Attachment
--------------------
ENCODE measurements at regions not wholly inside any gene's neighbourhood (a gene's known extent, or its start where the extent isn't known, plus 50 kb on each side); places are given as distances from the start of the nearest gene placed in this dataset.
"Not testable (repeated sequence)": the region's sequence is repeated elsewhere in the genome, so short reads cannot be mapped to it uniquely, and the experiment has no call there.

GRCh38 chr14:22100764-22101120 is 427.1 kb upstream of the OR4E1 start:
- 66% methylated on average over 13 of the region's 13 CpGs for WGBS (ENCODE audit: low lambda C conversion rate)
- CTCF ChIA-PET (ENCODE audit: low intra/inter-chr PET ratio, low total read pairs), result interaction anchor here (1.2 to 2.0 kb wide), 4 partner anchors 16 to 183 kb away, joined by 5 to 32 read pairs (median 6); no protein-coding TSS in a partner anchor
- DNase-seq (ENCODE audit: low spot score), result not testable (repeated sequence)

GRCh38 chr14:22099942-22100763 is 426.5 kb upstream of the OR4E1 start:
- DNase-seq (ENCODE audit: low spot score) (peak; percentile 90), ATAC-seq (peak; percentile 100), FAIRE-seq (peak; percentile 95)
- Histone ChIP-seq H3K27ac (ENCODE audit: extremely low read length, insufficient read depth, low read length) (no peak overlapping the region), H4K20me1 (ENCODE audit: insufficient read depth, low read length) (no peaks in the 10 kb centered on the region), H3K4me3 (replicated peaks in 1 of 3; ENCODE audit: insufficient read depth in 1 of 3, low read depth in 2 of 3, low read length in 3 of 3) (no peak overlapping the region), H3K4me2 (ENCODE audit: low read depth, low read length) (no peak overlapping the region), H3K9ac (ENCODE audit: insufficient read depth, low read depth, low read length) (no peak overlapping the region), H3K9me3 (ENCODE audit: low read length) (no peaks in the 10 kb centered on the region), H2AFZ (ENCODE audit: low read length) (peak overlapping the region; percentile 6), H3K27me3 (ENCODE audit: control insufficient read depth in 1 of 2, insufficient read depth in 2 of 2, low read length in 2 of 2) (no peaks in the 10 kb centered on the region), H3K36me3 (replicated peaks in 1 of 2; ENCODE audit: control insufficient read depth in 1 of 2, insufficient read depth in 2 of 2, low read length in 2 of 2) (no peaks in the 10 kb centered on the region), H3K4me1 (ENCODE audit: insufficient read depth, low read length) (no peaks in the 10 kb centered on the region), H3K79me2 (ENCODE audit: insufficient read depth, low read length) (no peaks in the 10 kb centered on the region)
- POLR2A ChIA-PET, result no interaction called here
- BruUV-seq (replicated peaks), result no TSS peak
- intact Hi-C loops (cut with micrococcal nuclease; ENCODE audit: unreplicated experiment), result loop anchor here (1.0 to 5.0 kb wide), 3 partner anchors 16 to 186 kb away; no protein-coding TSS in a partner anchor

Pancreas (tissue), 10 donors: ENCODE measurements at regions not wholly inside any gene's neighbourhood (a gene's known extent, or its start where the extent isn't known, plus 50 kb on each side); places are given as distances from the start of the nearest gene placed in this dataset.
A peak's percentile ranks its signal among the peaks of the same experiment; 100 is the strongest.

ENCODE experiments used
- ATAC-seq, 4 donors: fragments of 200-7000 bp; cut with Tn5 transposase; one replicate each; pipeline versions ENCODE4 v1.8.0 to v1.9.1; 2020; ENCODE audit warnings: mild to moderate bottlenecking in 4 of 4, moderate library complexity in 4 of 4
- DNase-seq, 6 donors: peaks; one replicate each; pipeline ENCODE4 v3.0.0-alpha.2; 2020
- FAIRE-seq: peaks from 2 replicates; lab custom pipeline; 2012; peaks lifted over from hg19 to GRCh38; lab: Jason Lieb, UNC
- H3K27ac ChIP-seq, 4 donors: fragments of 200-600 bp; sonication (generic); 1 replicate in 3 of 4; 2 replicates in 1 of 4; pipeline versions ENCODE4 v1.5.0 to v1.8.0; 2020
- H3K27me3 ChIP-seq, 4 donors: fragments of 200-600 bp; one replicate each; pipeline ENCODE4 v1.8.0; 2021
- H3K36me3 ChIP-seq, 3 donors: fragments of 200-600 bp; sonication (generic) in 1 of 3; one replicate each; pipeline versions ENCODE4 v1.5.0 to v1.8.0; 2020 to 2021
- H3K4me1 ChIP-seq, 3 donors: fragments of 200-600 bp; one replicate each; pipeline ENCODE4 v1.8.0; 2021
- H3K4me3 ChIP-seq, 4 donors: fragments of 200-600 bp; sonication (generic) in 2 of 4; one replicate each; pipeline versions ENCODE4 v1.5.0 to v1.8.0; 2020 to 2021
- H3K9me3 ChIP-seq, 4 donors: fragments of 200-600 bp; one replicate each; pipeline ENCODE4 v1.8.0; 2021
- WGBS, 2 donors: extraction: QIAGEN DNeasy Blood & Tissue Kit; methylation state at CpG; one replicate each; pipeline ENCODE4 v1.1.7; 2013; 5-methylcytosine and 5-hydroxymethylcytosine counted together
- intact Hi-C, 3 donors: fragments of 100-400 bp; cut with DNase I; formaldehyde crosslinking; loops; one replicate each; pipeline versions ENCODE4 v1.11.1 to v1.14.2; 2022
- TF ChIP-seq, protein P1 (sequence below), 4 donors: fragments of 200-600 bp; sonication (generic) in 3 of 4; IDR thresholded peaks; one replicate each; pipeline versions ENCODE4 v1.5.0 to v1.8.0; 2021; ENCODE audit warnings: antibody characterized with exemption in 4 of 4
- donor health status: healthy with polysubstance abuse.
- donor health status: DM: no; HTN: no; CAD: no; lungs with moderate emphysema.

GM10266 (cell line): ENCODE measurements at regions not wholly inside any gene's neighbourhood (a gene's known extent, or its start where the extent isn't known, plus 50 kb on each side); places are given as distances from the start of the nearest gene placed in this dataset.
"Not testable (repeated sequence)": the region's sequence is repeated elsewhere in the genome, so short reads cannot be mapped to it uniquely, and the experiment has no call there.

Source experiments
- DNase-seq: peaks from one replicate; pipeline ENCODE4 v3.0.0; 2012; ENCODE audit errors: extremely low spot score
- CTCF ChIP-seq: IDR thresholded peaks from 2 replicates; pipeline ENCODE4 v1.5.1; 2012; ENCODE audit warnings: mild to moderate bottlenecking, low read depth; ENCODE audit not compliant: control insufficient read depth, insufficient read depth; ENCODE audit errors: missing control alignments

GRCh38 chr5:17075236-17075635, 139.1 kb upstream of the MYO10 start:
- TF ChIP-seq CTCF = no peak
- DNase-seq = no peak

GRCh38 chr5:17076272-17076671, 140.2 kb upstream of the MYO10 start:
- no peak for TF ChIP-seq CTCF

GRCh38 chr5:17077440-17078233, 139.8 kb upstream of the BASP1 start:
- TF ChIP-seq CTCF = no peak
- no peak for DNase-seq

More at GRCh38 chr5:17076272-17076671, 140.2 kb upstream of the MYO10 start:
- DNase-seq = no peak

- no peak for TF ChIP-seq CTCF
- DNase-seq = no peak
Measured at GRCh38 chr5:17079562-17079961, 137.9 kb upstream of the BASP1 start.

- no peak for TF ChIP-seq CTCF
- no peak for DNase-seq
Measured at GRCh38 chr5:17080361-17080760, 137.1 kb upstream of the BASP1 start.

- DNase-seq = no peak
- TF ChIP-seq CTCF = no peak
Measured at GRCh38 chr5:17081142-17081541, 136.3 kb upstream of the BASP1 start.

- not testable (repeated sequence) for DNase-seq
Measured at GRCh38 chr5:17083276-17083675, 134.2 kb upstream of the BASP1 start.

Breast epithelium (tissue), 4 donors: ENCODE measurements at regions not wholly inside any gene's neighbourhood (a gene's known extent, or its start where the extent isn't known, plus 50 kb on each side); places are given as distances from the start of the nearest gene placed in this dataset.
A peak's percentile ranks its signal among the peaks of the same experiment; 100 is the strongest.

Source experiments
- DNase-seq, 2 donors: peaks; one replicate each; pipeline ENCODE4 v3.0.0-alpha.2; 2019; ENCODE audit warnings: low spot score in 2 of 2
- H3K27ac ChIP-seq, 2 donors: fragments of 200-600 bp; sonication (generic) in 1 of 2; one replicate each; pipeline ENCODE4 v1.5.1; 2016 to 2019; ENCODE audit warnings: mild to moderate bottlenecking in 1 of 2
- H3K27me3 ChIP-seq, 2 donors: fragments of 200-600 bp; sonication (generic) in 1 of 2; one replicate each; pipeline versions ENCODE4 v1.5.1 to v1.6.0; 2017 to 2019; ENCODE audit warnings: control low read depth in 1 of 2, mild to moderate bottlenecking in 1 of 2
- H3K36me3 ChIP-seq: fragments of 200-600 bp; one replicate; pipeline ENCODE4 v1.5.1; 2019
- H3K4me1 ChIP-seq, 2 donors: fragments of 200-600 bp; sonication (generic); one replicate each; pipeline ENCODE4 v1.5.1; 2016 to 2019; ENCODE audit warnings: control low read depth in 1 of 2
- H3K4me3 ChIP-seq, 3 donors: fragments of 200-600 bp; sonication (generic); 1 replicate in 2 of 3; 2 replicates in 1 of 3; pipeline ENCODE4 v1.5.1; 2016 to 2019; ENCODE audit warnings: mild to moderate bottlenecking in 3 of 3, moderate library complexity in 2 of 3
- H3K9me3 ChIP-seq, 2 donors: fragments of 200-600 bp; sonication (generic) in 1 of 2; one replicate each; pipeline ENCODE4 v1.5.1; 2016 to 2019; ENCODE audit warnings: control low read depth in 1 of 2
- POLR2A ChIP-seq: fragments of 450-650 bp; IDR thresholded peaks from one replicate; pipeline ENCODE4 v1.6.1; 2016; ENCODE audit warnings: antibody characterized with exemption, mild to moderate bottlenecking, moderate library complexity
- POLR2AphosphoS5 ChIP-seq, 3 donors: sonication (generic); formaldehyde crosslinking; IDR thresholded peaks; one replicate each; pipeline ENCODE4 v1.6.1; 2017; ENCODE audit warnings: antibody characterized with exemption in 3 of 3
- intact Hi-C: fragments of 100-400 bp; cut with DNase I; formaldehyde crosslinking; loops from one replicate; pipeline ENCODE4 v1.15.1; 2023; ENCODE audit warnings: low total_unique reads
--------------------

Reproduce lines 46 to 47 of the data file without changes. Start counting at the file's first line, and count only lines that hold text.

- DNase-seq = no peak
Measured at GRCh38 chr5:17079562-17079961, 137.9 kb upstream of the BASP1 start.